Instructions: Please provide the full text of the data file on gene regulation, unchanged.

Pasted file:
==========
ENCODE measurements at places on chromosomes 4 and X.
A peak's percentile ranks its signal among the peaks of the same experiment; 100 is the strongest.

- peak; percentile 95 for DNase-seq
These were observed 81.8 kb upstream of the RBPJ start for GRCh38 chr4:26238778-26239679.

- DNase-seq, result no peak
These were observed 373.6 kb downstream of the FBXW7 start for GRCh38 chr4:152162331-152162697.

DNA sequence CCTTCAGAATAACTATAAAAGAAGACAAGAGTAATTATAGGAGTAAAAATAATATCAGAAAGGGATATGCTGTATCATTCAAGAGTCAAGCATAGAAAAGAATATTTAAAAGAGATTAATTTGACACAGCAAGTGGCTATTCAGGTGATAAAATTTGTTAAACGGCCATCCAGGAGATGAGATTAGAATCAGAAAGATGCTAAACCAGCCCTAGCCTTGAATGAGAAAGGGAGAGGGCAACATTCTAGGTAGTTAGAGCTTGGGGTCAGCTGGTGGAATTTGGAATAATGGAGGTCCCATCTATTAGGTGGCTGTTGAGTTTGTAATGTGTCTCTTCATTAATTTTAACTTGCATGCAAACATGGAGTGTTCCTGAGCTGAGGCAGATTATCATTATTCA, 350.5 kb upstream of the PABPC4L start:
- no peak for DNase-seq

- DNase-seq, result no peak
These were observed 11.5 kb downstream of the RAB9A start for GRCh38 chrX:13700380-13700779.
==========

ENCODE measurements at places on chromosomes 4 and X.
A peak's percentile ranks its signal among the peaks of the same experiment; 100 is the strongest.

- peak; percentile 95 for DNase-seq
These were observed 81.8 kb upstream of the RBPJ start for GRCh38 chr4:26238778-26239679.

- DNase-seq, result no peak
These were observed 373.6 kb downstream of the FBXW7 start for GRCh38 chr4:152162331-152162697.

DNA sequence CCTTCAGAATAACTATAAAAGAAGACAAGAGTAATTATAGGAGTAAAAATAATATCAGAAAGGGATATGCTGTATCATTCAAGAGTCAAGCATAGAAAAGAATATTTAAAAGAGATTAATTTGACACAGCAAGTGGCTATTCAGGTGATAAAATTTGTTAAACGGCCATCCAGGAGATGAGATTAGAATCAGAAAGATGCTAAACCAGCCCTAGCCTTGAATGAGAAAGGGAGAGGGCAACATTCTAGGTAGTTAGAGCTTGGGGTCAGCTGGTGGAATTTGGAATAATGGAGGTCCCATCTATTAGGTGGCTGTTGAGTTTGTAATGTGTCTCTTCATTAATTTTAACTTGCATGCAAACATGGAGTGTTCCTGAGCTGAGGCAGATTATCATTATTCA, 350.5 kb upstream of the PABPC4L start:
- no peak for DNase-seq

- DNase-seq, result no peak
These were observed 11.5 kb downstream of the RAB9A start for GRCh38 chrX:13700380-13700779.